Wednesday, September 26, 2012

"To Will One Will"

In James 4:8, James, the brother of Jesus says, “Draw near to God and He will draw near to you. Cleanse your hands, you sinners, and purify your hearts you double-minded.”

In the mid-19th century, Danish existential philosopher and Christian, Sören Kierkegaard, picked up on these words and noted that to will one thing is to exhibit purity of heart. And that stands to reason, given what James says about the need to be cleansed from double-mindedness. But Kierkegaard goes further. He states that, if it is possible for a man to will one thing, then what he wills must be good. Now, I don’t want to get way down in the weeds here, but I think that what Kierkegaard is pointing to is exactly where we are headed this Sunday in a message entitled, “To Will One Will.” The texts to which we turn are both from the Gospels – Luke 4:1-13 and Matthew 6:5-13.

If you are a regular reader of the e-newsletter I don’t have to remind you where we’ve been since beginning our new series, Jesus Wins, three weeks ago. In the first week we noted the “full stop” or “hard break” in the Genesis record between Genesis 1:1 and 1:2. When God created in verse 1, everything He created was perfect, for as we noted, a perfect God can only produce what is perfect. But by the time you take a breath for verse 2 you find that a gigantic shift has occurred. The perfectly created order has become marred. The Bible says, “The earth was without form and void…” The Hebrew says, “The earth became a wreck and a ruin.”

Someone mentioned to me recently that they didn’t believe any of that. They said that they believe that verse 2 and following is an elaboration of verse 1. In other words, “In the beginning God created the heavens and the earth” and verse 2 and following is how He did it. Now if that’s true, how do you explain the wreck and ruin? How is the formless, shapeless void explained? If God created ex nihilo, “out of nothing,” how is shapeless matter and energy explained? This is particularly puzzling given that beginning in verse 2 we see the entire godhead determining, hovering, and speaking things into being.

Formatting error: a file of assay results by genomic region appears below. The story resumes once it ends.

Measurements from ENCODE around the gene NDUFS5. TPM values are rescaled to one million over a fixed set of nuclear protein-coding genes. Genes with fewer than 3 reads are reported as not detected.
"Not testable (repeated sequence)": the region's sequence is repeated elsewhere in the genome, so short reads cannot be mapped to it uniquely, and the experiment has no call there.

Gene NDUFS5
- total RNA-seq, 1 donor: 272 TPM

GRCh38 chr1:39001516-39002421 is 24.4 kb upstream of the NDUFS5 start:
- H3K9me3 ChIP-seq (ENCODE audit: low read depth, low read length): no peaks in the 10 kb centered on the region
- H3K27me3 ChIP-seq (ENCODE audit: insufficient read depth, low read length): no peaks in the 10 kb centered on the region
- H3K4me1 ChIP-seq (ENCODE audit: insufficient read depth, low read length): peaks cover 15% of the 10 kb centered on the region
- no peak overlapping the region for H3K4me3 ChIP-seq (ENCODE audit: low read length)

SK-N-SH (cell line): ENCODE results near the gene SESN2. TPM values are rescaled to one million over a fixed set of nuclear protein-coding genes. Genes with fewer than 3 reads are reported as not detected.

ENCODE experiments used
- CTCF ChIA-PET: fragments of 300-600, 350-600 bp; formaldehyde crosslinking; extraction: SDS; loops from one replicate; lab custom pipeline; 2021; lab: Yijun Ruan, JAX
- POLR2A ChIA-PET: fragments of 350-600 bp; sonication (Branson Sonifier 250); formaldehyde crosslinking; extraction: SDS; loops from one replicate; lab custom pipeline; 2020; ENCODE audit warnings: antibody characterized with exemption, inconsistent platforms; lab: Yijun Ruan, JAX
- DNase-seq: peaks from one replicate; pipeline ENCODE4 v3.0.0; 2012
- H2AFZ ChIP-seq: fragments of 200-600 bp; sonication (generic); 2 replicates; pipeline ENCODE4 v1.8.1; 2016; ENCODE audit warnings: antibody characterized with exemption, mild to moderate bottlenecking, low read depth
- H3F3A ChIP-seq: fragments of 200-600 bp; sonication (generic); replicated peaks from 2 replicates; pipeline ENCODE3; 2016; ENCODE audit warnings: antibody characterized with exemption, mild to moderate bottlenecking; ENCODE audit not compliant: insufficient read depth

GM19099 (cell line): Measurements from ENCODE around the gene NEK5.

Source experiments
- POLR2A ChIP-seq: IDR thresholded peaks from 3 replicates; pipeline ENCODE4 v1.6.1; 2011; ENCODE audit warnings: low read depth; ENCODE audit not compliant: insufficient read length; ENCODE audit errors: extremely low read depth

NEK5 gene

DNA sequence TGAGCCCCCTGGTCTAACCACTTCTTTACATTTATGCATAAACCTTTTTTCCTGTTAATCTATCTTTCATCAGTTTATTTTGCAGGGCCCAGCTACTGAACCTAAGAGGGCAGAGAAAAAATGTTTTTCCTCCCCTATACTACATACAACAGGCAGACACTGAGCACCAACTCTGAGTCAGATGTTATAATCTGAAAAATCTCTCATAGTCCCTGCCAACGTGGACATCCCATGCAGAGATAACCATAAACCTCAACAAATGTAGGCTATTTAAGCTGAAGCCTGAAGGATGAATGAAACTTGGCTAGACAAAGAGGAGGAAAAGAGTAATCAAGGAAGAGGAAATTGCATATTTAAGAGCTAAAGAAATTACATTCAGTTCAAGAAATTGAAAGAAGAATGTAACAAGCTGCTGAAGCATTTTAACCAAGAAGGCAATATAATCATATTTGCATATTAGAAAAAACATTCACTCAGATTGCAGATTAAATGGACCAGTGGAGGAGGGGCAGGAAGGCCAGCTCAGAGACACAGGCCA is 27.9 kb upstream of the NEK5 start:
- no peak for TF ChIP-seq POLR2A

While I respect his opinion, I beg to differ. Indeed, I believe that the puzzle pieces of Ezekiel 28 and Isaiah 14 go a long way to explaining what happens to the perfect creation of verse 1. As we outlined in our last two messages, the one whom God had anointed as prophet, priest, and king over His perfect creation succumbed to the sin of pride, saying in his heart, “I will make myself like the Most High,” causing the Most High, in all His righteousness, to judge Lucifer. He cast him down from the presence of God (the Mountain of God). He dislodged him from his three-fold office. And yet, as we noted last week, while he is sentenced his eternal punishment is not yet exacted – prompting the question, why? Why would God allow this fallen angel to promulgate evil after God’s work beginning in verse 2?

This week and in coming weeks we will seek to answer such questions by beginning where Kierkegaard began – the will. One of the recurring themes on which nearly everyone opines at some point in their life is the matter of free will. The clear evidence of Scripture, from Genesis to Revelation, is that no one since Adam had a free will with respect to divine righteousness. As Paul points out in Ephesians 2, our will is bound in sin prior to any choice anyone makes to surrender to God. (If you doubt that read Romans; Galatians; John 6, 14, 17; Ephesians, and Bondage of the Will by Martin Luther.) But for our purposes this Sunday, I want you to consider one simple fact – before Lucifer’s sin there was only one will in all of existence. And that will was God’s will. God’s will had no rival or challenge. To will one will was easy, because there was only one. But when in the heart of Lucifer his own will took control, two wills emerge. From that point on there was no longer one will in the universe, but two, and everything changed.

This week we are going to dig into all of that. Not only is it important for our knowledge of God and His Word, it’s critical for what God has freed us in Christ to do and to be.

In preparation for Sunday you may wish to consider the following:

1. What is meant by the words, “The first matter of importance of any godly sermon is that it must be “therapeutic”?
2. What are some common answers to the question, “Why does God permit evil?”
3. Why did Marx call religion “the opiate of the people”?
4. What do you make of Luke 4 and the close proximity between Jesus’ baptism and His temptations in the wilderness?
5. What is Satan saying to Jesus in verses 5-6(a)?
6. How do the words of Satan in verses 5-6(a) relate to Jesus’ words to His disciples in Matthew 6:5-13? (Note the footnote after verse 13.)
7. How does II Corinthians 4:4 relate to the presence of two wills?
8. What does Jesus’ response in Luke 4:8 say about willing one will?
9. Why would God allow the presence of a rival will in the universe?
10. What does this tell us about God and His character?

See you Sunday!

Thursday, September 20, 2012

The First Fall

This Sunday marks the third week of our series, Jesus Wins. As we move deeper into our series to establish a sound context for spiritual warfare and our victory in Jesus, we come to questions surrounding the origins of evil and God’s response to Lucifer’s pride. Where did sin originate? Who is responsible for it? What possible relevance does sin’s origin have to you and me?

These are profound and necessary questions for every Christian to consider. Indeed, our culture asks these questions reportedly in the face of pain and misery.

See the following YouTube video of Dr. Ravi Zacharias answering a student’s question at a university forum. Just Google YouTube Ravi Zaharias “Who is responsible for evil?” to see this seven minute clip. It is a great set-up for Sunday’s message.